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Starbucks Shutting, Redesigning Stores Over Crime And Safety Concerns


Starbucks is closing more than a dozen stores in cities across the country as it works to address staff complaints about crime, drug use and safety in the Seattle-based chain's cafés.

The company plans to shutter 16 stores in response to safety concerns, the Seattle Times reports. Six of the stores set to close are in Seattle, another six are in Los Angeles, two are in Portland, Oregon, and one each is closing in Philadelphia and Washington, D.C., per the Wall Street Journal.

Workers have been lodging reports of people using drugs in the bathrooms, and the decision was made so employees can feel safe at work.

“Like so much of the world right now, the Starbucks business as it is built today is not set up to fully satisfy the evolving behaviors, needs and expectations of our partners or customers,” Starbucks interim CEO Howard Schultz said in a letter to workers on Monday. 

Last month, Schultz said he was unsure if the company could keep its open-restroom policy because of mental health issues. The company has allowed anyone to use its cafés’ bathrooms for the last four years after two Black men were arrested in a store in Philadelphia.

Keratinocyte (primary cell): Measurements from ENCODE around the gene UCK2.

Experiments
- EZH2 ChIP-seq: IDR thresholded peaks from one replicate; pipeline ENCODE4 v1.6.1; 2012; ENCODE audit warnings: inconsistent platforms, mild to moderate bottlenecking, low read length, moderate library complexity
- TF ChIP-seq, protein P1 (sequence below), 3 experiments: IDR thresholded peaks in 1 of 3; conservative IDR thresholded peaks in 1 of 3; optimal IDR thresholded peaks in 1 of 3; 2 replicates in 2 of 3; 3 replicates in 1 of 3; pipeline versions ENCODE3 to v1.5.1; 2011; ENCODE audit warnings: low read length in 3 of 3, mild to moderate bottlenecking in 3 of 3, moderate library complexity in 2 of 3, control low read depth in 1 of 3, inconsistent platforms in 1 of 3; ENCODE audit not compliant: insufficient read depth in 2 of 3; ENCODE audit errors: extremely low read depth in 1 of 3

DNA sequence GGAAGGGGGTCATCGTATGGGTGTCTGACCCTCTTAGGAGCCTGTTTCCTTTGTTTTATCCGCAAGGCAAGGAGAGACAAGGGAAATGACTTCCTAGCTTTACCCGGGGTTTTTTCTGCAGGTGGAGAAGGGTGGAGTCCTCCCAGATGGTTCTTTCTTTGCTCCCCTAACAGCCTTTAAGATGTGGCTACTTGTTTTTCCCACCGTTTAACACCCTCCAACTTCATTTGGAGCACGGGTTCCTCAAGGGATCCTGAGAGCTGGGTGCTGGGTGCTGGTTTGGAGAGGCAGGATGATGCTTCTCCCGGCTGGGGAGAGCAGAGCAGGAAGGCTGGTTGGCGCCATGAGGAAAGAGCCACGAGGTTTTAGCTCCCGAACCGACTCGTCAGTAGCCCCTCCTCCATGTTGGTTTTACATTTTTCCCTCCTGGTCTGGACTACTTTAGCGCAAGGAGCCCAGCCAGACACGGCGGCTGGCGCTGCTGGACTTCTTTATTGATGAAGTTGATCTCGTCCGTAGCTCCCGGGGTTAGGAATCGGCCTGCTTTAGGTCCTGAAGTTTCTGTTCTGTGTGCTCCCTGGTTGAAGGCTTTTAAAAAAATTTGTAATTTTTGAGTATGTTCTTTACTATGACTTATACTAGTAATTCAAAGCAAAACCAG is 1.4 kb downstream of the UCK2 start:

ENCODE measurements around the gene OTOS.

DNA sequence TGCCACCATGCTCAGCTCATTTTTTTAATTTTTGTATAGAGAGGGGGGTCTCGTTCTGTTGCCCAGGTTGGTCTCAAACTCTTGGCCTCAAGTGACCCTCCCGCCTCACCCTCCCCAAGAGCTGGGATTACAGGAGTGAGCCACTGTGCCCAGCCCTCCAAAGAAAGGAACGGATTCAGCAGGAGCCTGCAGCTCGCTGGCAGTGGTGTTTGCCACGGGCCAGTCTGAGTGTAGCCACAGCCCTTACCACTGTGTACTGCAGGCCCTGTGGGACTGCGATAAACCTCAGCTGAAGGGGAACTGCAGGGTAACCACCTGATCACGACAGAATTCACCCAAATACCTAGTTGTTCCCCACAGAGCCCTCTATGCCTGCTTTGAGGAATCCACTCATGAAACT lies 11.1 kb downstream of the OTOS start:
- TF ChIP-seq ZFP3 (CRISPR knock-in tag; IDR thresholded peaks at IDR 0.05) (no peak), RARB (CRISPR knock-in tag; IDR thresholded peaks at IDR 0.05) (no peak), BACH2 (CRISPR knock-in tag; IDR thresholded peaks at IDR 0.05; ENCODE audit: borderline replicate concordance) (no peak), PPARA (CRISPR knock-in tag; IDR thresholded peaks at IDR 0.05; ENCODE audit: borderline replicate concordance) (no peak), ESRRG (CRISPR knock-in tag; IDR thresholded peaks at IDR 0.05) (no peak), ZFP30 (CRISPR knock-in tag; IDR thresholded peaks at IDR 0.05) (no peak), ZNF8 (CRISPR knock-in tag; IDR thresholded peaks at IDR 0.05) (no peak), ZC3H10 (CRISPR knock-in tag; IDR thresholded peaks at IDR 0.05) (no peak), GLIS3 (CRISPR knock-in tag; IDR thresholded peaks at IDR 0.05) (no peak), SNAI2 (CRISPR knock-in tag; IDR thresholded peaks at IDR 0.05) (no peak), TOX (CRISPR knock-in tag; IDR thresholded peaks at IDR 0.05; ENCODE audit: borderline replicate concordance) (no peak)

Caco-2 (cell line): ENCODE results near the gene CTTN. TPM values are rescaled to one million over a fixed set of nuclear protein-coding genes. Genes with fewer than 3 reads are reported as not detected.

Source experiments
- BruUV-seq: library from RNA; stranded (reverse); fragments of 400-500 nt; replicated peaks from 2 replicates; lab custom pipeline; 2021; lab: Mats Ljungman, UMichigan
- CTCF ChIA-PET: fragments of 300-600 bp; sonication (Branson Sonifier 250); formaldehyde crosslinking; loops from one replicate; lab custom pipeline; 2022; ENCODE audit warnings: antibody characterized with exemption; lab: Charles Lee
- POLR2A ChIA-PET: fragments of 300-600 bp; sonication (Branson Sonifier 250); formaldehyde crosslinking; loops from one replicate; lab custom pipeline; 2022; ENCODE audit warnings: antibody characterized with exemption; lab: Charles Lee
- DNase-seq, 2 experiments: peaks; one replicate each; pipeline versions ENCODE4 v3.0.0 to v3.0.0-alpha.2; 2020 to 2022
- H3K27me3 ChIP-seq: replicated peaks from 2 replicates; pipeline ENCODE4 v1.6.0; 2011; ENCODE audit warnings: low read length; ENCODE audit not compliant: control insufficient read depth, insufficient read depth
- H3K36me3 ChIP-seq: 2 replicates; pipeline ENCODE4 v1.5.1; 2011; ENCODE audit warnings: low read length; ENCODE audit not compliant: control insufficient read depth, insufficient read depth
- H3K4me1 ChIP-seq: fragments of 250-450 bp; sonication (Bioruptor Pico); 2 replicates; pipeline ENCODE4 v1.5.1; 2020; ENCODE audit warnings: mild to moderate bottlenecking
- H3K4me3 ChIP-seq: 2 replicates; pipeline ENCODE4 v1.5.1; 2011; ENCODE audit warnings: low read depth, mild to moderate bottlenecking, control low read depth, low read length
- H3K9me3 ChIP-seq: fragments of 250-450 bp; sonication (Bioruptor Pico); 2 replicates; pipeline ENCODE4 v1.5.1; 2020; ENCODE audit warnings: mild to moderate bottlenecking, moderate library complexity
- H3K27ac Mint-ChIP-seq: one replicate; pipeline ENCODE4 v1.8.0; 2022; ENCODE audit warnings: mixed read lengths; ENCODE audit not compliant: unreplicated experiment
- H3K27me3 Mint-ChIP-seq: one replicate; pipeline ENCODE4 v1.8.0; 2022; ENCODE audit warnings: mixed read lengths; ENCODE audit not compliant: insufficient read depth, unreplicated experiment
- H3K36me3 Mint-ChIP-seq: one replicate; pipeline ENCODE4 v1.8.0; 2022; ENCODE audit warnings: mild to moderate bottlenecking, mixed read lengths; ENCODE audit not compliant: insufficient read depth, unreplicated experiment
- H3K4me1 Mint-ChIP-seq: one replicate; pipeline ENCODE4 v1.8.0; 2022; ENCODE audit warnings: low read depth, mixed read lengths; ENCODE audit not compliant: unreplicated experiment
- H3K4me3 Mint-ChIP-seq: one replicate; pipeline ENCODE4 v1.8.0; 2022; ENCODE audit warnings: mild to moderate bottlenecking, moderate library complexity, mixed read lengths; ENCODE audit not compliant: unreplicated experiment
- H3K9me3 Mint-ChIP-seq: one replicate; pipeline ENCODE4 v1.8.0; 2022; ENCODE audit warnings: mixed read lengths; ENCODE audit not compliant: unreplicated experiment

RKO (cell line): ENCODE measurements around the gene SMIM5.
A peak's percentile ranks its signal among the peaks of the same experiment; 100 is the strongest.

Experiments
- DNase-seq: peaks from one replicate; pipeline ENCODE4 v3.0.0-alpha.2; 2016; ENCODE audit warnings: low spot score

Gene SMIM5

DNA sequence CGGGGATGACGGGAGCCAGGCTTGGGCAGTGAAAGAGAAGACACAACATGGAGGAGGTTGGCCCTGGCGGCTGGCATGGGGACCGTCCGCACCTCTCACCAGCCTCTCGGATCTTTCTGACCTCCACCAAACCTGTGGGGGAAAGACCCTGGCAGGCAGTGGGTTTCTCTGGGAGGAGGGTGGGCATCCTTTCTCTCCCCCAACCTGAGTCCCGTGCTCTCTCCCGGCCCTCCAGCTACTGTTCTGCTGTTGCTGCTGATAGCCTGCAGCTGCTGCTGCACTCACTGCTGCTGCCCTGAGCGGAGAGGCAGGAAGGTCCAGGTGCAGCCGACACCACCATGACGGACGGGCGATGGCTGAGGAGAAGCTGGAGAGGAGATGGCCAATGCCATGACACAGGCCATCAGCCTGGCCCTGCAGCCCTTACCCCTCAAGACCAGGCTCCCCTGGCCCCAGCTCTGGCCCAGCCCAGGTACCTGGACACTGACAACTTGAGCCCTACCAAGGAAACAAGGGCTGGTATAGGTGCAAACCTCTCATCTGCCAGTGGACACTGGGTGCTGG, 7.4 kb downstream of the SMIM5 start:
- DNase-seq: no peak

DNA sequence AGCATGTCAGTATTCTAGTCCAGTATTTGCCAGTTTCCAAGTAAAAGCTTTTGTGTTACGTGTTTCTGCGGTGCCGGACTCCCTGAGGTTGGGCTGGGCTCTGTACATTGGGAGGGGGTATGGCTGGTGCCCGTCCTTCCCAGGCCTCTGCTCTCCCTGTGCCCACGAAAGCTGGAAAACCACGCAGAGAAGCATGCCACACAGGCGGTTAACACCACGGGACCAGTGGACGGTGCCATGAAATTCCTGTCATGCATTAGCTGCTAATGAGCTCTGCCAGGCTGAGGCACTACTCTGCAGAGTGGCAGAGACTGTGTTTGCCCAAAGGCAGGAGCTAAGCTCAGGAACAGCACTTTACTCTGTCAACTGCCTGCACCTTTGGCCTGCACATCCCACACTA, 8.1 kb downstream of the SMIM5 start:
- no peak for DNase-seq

Now, store managers will be able to limit seating in cafés and close restrooms if they choose. Baristas will also receive more guidance on how to deal with active shooters.

Starbucks has been working on rolling out very small convenience concepts that are designed for customers who want to use the app to order and then briefly stop by a store. It has joined with Amazon to open two locations of its cashier-free concept called Starbucks Pickup with Amazon Go in New York City. 

Starbucks workers at more than 300 locations have filed to unionize, per nonprofit news publication Truthout, out of a total of more than 9,000 U.S. locations, and the National Labor Relations Board has recognized 133 store unions. Two of the Seattle stores slated to close have unionized, and a Portland location being shuttered had petitioned to unionize, the WSJ reported.

Workers at the closed stores will be relocated, per the Journal, but a spokesperson for Starbucks Workers United said employees should have been more involved in the decision to close Seattle stores.